MICHAEL MOYNIHAN: Colm Bonnar’s playback of Munster duels with Déise

Colm Bonnar, 1996

Derek McGrath mentioned it in passing last week but it’s a game worth revisiting.

Back in 1996, Waterford played Tipperary in the Munster championship at home in Walsh Park, the last time the venue hosted a senior game in the provincial series.

McGrath was a Waterford sub that day, but he’s not the only one who remembers the game.

“It was an unusual build-up because there hadn’t been too many games in Walsh Park,” says Colm Bonnar.

“And on top of that it was a Munster semi-final. It was a big occasion for Walsh Park. They said there were 16,000 at the game but I’d say it was closer to 20,000. The place was bursting.”

Waterford had good players on hand — Sean Cullinane, Stephen Frampton, Fergal Hartley. Paul Flynn on the frees.

Bonnar was part of an experienced Tipperary outfit with plenty of quality in its ranks, though. He and Nickey English went back a decade in the blue and gold, John Leahy and Tommy Dunne supplied plenty of class, while Michael Cleary was the sharpshooter up front. Bonnar was under a little pressure ahead of the game, however.

Living in Waterford and working in Waterford Institute of Technology, he had more reason than most to do well, even though he was coming back from a broken finger and had had no hurling for five or six weeks.

“It was a time when you didn’t have opponents analysed to the same extent you do now,” he says.

“We didn’t do it and I don’t think other teams did, really. It was a game where you had fifteen on fifteen and you just went out and hurled.

“You played against these teams in the league and in challenge games, from club hurling and so forth. If anything, though, you knew fellas better because there were no faceguards and even helmets weren’t compulsory.”

There was a backstory to the clash. There always is.

Tipperary had beaten Waterford in a notoriously bad-tempered Munster final in 1989, and six years later the Premier had too much quality again in another Munster championship game. Waterford needed to put down a marker that better days were ahead.

They had won an All-Ireland U21 in 1992 and the feeling was that graduates from that team — the likes of Tony Browne and Paul Flynn — were ready to raise the bar.

“We’d won comfortably in 1995 and I remember the Waterford manager, Tony Mansfield, was looking for them to take a step forward,” says Bonnar.

“They were able to get results against the other teams — they’d beaten Cork in 1989 — but they found us a tough nut to crack.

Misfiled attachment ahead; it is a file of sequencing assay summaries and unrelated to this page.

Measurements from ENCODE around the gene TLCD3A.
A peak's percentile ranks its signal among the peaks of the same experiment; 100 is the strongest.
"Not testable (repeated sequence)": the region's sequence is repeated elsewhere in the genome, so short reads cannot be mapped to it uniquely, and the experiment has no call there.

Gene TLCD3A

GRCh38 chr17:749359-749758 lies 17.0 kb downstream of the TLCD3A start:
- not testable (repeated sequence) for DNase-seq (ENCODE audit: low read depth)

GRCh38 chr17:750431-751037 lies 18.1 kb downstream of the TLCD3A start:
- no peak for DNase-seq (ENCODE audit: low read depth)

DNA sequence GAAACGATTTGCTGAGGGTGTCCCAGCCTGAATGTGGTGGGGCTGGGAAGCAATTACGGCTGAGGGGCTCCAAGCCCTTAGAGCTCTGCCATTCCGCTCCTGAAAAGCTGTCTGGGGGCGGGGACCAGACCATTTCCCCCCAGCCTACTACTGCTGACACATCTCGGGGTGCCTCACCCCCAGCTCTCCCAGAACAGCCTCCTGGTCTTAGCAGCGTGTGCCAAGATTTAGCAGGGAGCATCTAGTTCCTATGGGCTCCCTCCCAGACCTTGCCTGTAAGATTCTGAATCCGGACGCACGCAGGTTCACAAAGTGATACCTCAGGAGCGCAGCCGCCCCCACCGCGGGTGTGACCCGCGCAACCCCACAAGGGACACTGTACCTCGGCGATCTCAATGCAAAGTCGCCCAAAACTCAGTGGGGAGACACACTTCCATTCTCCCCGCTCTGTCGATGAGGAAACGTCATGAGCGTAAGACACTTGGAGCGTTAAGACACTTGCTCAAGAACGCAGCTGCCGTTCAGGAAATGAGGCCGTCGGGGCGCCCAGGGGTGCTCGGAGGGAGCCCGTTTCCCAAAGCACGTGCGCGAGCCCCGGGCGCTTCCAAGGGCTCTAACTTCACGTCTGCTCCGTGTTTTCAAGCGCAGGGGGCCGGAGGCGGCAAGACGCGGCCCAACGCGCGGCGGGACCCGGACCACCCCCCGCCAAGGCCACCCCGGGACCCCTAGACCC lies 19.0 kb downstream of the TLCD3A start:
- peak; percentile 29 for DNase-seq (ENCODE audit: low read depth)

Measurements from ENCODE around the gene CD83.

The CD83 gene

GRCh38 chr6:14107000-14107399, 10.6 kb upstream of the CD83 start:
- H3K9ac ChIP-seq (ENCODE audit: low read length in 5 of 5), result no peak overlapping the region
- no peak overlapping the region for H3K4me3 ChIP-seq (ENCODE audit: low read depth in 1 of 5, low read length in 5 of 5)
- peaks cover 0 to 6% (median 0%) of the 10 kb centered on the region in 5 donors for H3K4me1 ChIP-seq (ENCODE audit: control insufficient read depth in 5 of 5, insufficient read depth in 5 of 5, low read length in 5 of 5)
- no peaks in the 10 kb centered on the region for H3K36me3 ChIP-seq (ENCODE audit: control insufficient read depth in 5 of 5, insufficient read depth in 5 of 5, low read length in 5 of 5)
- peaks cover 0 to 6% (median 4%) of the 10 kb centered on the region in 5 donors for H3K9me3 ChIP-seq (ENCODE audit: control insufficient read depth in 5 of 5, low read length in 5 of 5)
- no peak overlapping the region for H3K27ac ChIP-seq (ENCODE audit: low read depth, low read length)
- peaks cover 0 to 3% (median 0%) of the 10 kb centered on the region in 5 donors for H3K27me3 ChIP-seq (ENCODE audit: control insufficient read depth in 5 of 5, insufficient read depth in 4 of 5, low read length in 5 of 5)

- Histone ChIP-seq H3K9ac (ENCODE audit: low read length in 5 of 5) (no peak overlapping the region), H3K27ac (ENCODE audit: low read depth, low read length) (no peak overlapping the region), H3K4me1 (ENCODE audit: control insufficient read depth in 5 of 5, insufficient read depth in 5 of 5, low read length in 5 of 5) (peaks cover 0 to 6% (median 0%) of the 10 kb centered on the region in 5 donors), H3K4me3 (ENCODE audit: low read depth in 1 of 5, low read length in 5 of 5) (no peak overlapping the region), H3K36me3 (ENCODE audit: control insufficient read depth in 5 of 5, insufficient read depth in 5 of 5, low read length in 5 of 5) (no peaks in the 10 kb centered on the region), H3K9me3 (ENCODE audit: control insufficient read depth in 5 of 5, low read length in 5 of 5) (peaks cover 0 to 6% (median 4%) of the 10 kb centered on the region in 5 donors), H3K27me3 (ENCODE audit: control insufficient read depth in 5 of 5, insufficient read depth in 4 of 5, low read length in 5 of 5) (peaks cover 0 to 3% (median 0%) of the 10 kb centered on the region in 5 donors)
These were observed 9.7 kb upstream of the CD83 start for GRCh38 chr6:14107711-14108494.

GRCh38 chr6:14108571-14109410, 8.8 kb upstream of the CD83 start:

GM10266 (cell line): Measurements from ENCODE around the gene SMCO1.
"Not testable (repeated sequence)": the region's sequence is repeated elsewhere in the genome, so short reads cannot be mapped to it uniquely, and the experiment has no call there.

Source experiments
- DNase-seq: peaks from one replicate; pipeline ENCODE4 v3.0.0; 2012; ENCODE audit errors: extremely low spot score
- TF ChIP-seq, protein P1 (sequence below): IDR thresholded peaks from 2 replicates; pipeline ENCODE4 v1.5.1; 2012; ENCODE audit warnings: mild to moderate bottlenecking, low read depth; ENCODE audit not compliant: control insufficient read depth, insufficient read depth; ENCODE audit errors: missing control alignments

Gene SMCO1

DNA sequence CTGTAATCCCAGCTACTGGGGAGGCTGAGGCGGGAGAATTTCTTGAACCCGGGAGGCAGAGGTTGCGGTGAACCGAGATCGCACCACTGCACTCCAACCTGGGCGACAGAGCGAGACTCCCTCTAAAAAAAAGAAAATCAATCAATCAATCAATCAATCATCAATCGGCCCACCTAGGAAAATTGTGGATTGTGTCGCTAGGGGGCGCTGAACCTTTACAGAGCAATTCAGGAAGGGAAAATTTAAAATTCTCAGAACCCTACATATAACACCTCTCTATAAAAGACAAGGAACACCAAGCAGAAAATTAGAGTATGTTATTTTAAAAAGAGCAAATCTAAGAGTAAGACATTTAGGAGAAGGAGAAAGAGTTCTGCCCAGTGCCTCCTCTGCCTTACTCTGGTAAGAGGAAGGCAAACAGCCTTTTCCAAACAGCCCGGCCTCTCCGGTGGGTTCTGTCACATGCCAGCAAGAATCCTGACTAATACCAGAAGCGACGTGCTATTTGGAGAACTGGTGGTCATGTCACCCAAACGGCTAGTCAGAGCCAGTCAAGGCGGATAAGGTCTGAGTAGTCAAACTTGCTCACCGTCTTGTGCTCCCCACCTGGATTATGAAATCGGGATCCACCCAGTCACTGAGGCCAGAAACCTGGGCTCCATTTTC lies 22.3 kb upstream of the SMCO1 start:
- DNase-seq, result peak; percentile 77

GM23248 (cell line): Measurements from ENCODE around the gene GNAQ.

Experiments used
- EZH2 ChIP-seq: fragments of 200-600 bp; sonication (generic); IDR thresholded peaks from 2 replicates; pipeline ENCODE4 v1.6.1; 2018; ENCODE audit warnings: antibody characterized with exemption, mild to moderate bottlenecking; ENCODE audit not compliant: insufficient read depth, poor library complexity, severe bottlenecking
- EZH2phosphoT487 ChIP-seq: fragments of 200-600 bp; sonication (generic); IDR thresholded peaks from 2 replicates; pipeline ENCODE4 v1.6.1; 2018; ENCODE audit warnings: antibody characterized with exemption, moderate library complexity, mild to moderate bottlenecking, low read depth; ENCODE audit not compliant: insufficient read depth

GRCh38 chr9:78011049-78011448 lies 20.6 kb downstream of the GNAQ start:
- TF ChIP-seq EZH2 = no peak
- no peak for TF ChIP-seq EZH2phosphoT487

“We knew Walsh Park would be a lot tighter than Thurles, and that there’d be a partisan crowd roaring them on. We were expecting a tough game, and we got one.”

It was a tight game, with Cleary’s frees significant. Waterford shipped their goal early on, when debutant Ken McGrath was blown harshly, according to local observers, and Tipp found the net in the resulting attack. They got their own goal — a close-in Flynn free — late, and Bonnar says Tipperary never felt the game was safe until the end.

“We just kept our noses in front. The fact that we had some very experienced fellas playing helped, definitely. We were never at our ease until the final whistle went”

The day worked out well for the Cashel native. He picked up the man of the match award, which helped etch the game in his memory.

“I didn’t get too many of them over the years,” he says. “I was delighted with my own performance that day, I was living in Waterford and if I’d gone badly or been taken off, I’d never have heard the end of it. Working in WIT, too, there were a lot of players studying there, so the slagging could have been fairly sharp if we’d lost.

“We were confident we had the players to win but we weren’t over-confident, certainly.”

The game was more significant in Waterford’s evolution. They started a fair-haired teenager that year who’d already played minor for the county. It was Ken McGrath’s first senior championship game and he ended with a point. Another teenager, Dan Shanahan, was on the bench. Paul Flynn was already contributing. The foundation was there.

“I’d say Tony Mansfield would have done his homework on the Tipp lads, he was passionate about hurling and about Waterford,” says Bonnar.

“I’d say it was more a question of impressing on his lads not to be giving too much respect to Tipperary, to make their own careers and to start their own legacies.

“You’d never be happy with a defeat, but it was definitely a game that Waterford could take something from. They brought in Gerald (McCarthy) as manager the following year, and within twelve months they’d beaten us in the Munster semi-final below in Páirc Uí Chaoimh.

They were coming, though that was the first time I’d been on a Tipp team beaten by Waterford. I retired after that.”

Bonnar fell in with the enemy soon afterwards. Some of his opponents in 1996 — Ken McGrath, Shanahan — were still underage when the Tipperary man took over as a physical trainer with the Waterford U21s. So was Derek McGrath.

“Damien Byrne was concussed up in Walsh Park that evening,” says Bonnar. “We went looking for him afterwards to see if he was alright, myself and Nicky (English).

“We ended up having a couple of pints in the Granville with him, which wouldn’t be the recommended action nowadays if you pick up a concussion.”


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